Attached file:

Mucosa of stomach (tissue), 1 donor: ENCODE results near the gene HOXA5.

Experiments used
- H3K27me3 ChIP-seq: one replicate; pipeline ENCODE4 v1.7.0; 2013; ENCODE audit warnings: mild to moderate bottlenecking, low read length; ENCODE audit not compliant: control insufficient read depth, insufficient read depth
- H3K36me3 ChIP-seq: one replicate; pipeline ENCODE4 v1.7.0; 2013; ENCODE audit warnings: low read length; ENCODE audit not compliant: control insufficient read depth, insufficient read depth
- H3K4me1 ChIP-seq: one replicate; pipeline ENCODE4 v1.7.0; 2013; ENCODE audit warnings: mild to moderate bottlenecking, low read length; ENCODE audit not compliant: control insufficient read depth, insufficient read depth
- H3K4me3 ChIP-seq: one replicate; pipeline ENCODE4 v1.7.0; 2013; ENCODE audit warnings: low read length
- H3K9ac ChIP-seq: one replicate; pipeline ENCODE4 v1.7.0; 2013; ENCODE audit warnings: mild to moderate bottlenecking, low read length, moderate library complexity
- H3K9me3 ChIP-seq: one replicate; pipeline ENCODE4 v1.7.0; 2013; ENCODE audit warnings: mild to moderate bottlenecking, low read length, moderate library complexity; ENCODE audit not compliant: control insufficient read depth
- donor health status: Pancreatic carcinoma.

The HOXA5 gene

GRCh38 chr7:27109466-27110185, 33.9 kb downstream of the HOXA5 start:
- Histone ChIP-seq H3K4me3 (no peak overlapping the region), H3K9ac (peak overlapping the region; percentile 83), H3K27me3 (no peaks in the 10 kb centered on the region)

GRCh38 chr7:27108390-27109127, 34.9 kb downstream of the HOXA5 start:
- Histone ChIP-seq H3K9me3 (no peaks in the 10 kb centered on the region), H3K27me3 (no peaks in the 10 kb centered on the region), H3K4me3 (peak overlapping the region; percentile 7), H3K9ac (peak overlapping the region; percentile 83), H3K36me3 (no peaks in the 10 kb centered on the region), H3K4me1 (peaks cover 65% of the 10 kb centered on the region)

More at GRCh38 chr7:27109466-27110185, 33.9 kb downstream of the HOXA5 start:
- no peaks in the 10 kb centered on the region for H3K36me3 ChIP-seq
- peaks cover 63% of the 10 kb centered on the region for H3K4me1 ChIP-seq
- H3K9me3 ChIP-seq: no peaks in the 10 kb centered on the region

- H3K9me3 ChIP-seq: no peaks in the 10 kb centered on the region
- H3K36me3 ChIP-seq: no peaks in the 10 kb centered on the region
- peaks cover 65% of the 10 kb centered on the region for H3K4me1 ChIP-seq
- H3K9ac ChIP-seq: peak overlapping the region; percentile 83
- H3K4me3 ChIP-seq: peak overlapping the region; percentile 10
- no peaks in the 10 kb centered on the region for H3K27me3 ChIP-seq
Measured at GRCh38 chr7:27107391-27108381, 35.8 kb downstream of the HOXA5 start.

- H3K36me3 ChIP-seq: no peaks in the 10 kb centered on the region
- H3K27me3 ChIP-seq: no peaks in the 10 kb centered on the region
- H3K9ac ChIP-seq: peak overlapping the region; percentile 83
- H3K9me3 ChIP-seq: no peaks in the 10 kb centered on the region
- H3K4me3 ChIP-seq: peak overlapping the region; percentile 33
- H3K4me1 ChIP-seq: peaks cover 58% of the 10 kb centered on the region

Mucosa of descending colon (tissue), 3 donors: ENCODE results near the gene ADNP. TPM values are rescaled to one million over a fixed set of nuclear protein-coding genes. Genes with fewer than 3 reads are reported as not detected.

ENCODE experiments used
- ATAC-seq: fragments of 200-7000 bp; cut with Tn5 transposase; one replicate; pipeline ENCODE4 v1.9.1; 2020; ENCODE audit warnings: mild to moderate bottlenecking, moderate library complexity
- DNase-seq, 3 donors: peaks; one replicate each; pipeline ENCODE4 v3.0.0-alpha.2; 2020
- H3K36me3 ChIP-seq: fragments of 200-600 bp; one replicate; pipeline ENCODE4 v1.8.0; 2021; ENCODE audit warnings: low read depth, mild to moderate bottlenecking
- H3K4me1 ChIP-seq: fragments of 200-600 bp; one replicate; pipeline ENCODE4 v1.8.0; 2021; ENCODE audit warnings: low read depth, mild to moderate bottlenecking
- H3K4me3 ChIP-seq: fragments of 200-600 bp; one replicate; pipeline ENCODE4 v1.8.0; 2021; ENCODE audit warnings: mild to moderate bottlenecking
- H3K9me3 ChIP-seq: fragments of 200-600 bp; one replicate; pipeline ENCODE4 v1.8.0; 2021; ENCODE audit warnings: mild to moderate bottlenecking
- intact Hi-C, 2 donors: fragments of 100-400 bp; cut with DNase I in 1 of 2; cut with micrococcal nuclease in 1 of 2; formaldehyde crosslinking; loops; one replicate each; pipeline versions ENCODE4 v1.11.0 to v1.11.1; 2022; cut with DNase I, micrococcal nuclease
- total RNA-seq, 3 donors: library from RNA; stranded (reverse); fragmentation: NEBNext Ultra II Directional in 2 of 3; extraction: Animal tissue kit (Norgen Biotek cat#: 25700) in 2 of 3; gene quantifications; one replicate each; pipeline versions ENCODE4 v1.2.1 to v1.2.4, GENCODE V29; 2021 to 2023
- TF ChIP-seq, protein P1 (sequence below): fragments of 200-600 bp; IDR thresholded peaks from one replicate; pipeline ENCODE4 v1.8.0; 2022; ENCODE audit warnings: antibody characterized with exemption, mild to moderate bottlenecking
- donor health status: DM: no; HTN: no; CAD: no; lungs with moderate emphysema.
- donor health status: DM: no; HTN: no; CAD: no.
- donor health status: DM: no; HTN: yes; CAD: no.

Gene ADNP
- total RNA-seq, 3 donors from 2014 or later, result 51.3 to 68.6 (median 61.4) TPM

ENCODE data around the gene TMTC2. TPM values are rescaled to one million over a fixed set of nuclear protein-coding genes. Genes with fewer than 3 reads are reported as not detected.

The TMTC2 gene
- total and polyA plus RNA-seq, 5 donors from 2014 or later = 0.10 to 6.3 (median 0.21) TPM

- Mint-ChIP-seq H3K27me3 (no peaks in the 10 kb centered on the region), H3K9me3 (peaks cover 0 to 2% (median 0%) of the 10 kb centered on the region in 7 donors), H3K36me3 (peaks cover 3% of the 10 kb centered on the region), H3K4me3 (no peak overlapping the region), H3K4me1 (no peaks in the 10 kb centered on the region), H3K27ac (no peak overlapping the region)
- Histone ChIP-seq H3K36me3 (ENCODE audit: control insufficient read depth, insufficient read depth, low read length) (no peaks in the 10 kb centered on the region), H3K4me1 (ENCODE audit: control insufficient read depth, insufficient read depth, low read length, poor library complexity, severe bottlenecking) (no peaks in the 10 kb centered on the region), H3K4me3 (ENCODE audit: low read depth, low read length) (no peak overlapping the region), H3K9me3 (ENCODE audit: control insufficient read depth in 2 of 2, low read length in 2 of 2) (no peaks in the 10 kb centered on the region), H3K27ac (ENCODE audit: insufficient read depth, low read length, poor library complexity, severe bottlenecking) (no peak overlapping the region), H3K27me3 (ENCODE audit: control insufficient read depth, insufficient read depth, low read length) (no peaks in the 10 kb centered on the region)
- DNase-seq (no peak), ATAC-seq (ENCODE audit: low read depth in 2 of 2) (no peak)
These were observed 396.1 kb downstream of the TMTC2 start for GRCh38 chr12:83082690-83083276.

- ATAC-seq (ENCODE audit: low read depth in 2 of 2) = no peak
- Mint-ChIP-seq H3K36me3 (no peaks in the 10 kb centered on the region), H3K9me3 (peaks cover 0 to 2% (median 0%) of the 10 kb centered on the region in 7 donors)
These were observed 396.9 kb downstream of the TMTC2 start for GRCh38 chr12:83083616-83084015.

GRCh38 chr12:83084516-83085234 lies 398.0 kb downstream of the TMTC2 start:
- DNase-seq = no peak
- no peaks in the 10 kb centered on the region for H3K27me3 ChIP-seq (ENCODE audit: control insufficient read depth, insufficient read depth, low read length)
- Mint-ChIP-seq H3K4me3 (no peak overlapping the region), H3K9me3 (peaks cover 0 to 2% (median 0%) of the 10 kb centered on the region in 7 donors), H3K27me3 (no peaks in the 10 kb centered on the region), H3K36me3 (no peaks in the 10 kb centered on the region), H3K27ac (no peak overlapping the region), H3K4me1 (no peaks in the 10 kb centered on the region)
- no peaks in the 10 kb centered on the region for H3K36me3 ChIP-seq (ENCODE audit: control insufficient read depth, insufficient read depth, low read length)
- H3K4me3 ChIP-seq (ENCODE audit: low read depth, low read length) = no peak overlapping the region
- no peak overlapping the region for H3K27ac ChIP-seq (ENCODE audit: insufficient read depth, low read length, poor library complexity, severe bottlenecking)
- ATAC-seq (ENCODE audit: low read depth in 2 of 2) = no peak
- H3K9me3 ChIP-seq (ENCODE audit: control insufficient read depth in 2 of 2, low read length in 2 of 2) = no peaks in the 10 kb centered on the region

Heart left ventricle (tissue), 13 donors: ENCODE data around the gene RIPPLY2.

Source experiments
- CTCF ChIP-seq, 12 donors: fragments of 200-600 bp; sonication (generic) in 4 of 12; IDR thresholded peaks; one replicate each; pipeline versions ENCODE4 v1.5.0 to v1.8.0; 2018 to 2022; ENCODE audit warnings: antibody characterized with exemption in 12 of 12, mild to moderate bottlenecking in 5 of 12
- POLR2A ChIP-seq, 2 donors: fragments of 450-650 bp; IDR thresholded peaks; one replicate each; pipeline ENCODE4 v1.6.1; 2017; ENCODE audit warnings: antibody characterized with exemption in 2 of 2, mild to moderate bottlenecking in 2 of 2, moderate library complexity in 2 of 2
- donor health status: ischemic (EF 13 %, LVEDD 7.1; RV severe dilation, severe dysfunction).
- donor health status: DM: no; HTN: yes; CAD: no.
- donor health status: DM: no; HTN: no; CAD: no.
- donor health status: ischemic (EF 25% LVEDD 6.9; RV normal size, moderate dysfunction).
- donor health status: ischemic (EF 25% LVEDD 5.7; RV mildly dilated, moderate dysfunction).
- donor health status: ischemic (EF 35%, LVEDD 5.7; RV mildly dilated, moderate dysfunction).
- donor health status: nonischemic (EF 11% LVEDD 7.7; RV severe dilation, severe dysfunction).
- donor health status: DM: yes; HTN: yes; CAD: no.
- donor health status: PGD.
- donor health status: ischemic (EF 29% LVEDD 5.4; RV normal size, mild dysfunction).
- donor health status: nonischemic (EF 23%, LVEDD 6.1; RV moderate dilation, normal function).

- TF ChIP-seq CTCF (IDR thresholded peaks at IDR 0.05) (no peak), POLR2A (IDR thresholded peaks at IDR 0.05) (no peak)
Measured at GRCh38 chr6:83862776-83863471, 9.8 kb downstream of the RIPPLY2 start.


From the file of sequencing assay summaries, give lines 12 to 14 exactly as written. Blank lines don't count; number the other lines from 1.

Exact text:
- Histone ChIP-seq H3K4me3 (no peak overlapping the region), H3K9ac (peak overlapping the region; percentile 83), H3K27me3 (no peaks in the 10 kb centered on the region)

GRCh38 chr7:27108390-27109127, 34.9 kb downstream of the HOXA5 start:
- Histone ChIP-seq H3K9me3 (no peaks in the 10 kb centered on the region), H3K27me3 (no peaks in the 10 kb centered on the region), H3K4me3 (peak overlapping the region; percentile 7), H3K9ac (peak overlapping the region; percentile 83), H3K36me3 (no peaks in the 10 kb centered on the region), H3K4me1 (peaks cover 65% of the 10 kb centered on the region)